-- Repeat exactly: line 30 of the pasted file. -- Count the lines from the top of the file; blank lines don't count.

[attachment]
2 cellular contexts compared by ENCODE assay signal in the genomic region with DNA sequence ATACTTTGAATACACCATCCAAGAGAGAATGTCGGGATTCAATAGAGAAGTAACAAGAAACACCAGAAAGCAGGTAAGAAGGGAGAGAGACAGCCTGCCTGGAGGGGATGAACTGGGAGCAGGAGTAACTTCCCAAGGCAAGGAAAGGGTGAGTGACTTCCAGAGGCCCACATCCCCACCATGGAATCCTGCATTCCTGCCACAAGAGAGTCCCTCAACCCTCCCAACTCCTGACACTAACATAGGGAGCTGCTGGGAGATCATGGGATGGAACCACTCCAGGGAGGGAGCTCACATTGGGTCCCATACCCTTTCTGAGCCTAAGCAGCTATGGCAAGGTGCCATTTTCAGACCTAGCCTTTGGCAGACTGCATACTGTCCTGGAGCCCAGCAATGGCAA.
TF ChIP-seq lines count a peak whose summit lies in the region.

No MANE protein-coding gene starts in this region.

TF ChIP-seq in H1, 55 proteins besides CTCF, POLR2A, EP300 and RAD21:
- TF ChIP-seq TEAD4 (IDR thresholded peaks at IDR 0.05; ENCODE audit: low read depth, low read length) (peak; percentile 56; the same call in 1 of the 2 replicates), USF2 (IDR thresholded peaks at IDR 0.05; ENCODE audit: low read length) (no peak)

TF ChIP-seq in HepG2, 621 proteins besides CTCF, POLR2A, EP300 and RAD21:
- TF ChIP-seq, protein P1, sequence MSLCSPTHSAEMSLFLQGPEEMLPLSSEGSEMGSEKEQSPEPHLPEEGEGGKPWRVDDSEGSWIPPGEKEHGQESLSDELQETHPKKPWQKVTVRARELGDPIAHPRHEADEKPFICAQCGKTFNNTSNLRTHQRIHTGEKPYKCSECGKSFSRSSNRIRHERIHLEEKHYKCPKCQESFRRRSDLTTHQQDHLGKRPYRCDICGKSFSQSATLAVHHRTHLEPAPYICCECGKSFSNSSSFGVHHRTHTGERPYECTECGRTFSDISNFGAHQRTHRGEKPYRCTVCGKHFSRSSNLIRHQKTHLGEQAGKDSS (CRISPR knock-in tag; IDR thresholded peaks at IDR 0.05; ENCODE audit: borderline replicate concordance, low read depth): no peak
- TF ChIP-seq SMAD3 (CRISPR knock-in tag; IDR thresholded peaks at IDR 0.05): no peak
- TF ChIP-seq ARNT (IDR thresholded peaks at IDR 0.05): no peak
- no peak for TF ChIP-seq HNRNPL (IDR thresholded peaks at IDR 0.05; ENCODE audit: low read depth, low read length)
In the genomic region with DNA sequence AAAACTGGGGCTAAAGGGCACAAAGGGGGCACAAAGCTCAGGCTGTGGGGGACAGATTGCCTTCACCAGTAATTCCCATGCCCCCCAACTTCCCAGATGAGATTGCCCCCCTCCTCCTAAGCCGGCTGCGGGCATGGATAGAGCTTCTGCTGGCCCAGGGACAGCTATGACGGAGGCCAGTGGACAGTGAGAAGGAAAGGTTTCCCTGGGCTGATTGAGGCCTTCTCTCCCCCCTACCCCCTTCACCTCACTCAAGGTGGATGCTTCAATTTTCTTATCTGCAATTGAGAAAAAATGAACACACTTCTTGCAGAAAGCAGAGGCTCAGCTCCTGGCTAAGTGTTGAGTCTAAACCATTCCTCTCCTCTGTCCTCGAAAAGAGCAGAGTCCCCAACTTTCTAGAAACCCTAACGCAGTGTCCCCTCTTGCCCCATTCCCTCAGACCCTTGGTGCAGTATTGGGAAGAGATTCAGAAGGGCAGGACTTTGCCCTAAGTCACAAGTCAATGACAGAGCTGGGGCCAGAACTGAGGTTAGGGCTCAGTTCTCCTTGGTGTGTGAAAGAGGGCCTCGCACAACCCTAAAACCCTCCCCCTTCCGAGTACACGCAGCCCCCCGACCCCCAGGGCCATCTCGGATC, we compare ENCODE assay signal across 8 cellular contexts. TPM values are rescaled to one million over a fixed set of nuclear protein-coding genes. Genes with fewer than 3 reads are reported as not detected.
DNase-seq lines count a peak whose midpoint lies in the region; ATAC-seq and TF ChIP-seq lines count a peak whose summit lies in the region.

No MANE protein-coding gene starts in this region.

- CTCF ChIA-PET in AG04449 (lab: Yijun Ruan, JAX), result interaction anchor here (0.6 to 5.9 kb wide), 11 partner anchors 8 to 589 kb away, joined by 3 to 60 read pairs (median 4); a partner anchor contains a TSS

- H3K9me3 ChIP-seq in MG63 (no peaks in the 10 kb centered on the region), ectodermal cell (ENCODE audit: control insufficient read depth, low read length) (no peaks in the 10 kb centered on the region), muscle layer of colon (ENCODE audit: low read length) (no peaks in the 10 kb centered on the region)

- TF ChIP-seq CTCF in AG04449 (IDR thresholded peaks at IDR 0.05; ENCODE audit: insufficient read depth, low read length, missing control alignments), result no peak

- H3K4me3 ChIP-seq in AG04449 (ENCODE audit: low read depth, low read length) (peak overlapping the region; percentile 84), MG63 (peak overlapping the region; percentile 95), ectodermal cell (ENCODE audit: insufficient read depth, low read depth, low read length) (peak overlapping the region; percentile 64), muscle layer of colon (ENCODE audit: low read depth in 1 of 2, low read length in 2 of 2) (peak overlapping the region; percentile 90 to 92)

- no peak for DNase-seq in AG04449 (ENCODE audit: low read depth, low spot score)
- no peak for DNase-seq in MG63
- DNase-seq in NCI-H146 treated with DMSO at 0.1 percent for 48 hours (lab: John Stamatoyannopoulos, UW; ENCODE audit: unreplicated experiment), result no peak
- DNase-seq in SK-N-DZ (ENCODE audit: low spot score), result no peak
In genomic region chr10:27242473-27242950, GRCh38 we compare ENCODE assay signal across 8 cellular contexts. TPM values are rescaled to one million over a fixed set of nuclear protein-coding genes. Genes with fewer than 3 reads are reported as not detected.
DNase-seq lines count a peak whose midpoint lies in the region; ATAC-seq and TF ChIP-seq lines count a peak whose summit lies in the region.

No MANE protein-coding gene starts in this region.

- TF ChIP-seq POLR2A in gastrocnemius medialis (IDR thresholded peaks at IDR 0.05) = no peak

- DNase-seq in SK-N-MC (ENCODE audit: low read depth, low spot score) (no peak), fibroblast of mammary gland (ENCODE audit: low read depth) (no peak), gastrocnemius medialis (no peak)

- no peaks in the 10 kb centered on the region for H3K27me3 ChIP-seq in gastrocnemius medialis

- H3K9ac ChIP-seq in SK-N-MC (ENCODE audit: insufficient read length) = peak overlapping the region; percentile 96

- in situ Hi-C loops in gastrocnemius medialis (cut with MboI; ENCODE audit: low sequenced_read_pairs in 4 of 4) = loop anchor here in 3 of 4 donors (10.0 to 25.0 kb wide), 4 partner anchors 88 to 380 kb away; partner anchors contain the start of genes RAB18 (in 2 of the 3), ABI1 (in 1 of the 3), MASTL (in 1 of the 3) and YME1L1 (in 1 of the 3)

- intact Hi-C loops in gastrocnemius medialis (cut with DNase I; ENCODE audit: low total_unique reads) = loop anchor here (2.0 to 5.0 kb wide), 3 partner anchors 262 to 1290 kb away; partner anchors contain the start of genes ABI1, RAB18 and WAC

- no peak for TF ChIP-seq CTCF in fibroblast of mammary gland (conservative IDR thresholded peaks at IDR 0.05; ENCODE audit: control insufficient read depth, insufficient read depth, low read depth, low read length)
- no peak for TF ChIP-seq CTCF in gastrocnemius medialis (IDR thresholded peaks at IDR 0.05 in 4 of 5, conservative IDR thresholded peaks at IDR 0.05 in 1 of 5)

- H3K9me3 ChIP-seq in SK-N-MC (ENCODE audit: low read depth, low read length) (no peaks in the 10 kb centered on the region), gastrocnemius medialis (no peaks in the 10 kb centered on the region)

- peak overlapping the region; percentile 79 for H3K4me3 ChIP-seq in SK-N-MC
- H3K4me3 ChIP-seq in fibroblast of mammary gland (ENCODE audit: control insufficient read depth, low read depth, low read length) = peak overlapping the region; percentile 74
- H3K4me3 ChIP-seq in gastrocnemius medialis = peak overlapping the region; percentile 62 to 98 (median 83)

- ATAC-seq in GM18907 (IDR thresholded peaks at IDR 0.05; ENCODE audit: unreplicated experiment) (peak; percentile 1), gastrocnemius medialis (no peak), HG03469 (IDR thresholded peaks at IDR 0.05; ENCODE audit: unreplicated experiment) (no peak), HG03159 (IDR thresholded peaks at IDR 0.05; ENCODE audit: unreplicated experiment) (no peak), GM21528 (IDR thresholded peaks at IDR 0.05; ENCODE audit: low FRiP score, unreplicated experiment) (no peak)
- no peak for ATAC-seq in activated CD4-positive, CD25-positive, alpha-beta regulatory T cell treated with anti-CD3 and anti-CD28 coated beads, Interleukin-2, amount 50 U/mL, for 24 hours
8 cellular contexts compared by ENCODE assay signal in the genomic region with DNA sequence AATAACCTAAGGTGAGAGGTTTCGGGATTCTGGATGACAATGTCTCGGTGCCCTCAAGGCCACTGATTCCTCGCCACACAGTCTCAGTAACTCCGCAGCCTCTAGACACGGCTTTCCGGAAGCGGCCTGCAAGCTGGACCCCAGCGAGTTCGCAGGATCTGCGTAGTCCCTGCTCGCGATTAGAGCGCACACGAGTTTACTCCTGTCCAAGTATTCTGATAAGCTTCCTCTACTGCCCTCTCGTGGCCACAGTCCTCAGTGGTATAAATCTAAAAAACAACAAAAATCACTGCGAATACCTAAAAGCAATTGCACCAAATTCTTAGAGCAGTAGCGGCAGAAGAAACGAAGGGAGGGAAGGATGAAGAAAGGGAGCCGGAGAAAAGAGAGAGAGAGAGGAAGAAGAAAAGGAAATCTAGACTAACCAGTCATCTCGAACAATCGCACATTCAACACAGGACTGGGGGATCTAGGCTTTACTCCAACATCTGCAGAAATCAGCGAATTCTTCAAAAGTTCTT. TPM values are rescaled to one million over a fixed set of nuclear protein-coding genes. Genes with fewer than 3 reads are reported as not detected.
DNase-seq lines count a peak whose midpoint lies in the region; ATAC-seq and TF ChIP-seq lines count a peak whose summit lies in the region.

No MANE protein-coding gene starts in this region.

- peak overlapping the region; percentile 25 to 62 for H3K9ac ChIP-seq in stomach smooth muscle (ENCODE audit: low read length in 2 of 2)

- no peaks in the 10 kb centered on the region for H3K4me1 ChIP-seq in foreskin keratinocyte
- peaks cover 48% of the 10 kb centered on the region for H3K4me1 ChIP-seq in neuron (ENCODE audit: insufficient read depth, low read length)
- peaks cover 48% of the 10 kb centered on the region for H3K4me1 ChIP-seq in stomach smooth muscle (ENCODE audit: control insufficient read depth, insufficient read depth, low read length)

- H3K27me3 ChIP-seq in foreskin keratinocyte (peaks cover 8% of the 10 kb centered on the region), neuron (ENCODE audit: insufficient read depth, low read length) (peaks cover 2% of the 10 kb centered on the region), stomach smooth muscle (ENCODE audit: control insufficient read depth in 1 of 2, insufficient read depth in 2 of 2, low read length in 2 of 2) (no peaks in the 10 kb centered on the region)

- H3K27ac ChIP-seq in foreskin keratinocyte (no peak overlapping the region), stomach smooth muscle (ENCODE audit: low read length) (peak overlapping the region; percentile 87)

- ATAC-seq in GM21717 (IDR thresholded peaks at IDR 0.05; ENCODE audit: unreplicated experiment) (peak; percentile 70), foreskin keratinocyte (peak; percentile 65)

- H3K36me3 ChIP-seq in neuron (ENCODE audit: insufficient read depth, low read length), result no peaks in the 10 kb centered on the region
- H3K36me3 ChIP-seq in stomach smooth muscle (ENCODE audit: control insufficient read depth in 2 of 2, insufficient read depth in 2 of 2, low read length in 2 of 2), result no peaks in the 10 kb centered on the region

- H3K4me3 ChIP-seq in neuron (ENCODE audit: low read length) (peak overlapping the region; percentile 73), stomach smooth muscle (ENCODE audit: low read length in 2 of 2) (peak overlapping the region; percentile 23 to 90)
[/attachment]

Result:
- intact Hi-C loops in gastrocnemius medialis (cut with DNase I; ENCODE audit: low total_unique reads) = loop anchor here (2.0 to 5.0 kb wide), 3 partner anchors 262 to 1290 kb away; partner anchors contain the start of genes ABI1, RAB18 and WAC